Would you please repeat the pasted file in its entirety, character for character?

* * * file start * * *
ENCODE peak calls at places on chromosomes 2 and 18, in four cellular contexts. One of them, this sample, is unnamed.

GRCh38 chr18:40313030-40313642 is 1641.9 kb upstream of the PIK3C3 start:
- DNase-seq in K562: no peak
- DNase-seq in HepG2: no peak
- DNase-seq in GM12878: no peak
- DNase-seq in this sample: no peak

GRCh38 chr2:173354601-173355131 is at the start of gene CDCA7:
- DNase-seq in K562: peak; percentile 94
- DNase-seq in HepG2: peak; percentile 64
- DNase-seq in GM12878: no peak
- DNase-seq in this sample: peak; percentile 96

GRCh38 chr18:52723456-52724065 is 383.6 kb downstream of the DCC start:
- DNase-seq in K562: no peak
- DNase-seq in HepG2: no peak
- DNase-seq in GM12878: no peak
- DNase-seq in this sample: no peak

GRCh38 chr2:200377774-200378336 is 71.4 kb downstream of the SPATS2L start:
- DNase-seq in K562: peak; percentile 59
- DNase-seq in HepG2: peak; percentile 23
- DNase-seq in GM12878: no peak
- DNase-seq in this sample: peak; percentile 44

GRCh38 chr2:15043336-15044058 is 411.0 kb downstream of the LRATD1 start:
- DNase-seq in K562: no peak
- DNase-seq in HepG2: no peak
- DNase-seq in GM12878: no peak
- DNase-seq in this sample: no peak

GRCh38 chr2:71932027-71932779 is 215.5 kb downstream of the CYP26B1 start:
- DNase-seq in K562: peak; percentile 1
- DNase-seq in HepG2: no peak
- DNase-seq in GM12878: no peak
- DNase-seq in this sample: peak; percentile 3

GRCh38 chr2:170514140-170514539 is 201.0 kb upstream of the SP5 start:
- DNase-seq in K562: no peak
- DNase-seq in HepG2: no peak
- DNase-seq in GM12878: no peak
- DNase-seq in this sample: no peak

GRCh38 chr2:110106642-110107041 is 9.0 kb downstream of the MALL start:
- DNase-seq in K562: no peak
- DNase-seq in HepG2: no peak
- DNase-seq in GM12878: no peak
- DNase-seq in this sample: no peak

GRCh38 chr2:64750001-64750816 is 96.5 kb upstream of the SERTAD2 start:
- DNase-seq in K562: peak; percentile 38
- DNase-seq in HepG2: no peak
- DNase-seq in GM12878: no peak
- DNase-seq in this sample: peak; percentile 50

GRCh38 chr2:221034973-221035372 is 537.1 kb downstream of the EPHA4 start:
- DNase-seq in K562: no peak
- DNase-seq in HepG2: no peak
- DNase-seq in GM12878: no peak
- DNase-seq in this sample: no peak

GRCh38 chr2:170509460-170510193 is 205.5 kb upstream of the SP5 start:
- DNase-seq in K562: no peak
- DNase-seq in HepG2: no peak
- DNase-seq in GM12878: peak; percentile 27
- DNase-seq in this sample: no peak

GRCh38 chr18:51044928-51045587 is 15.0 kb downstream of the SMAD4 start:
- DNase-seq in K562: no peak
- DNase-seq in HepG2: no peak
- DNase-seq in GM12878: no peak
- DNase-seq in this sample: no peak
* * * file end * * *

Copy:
ENCODE peak calls at places on chromosomes 2 and 18, in four cellular contexts. One of them, this sample, is unnamed.

GRCh38 chr18:40313030-40313642 is 1641.9 kb upstream of the PIK3C3 start:
- DNase-seq in K562: no peak
- DNase-seq in HepG2: no peak
- DNase-seq in GM12878: no peak
- DNase-seq in this sample: no peak

GRCh38 chr2:173354601-173355131 is at the start of gene CDCA7:
- DNase-seq in K562: peak; percentile 94
- DNase-seq in HepG2: peak; percentile 64
- DNase-seq in GM12878: no peak
- DNase-seq in this sample: peak; percentile 96

GRCh38 chr18:52723456-52724065 is 383.6 kb downstream of the DCC start:
- DNase-seq in K562: no peak
- DNase-seq in HepG2: no peak
- DNase-seq in GM12878: no peak
- DNase-seq in this sample: no peak

GRCh38 chr2:200377774-200378336 is 71.4 kb downstream of the SPATS2L start:
- DNase-seq in K562: peak; percentile 59
- DNase-seq in HepG2: peak; percentile 23
- DNase-seq in GM12878: no peak
- DNase-seq in this sample: peak; percentile 44

GRCh38 chr2:15043336-15044058 is 411.0 kb downstream of the LRATD1 start:
- DNase-seq in K562: no peak
- DNase-seq in HepG2: no peak
- DNase-seq in GM12878: no peak
- DNase-seq in this sample: no peak

GRCh38 chr2:71932027-71932779 is 215.5 kb downstream of the CYP26B1 start:
- DNase-seq in K562: peak; percentile 1
- DNase-seq in HepG2: no peak
- DNase-seq in GM12878: no peak
- DNase-seq in this sample: peak; percentile 3

GRCh38 chr2:170514140-170514539 is 201.0 kb upstream of the SP5 start:
- DNase-seq in K562: no peak
- DNase-seq in HepG2: no peak
- DNase-seq in GM12878: no peak
- DNase-seq in this sample: no peak

GRCh38 chr2:110106642-110107041 is 9.0 kb downstream of the MALL start:
- DNase-seq in K562: no peak
- DNase-seq in HepG2: no peak
- DNase-seq in GM12878: no peak
- DNase-seq in this sample: no peak

GRCh38 chr2:64750001-64750816 is 96.5 kb upstream of the SERTAD2 start:
- DNase-seq in K562: peak; percentile 38
- DNase-seq in HepG2: no peak
- DNase-seq in GM12878: no peak
- DNase-seq in this sample: peak; percentile 50

GRCh38 chr2:221034973-221035372 is 537.1 kb downstream of the EPHA4 start:
- DNase-seq in K562: no peak
- DNase-seq in HepG2: no peak
- DNase-seq in GM12878: no peak
- DNase-seq in this sample: no peak

GRCh38 chr2:170509460-170510193 is 205.5 kb upstream of the SP5 start:
- DNase-seq in K562: no peak
- DNase-seq in HepG2: no peak
- DNase-seq in GM12878: peak; percentile 27
- DNase-seq in this sample: no peak

GRCh38 chr18:51044928-51045587 is 15.0 kb downstream of the SMAD4 start:
- DNase-seq in K562: no peak
- DNase-seq in HepG2: no peak
- DNase-seq in GM12878: no peak
- DNase-seq in this sample: no peak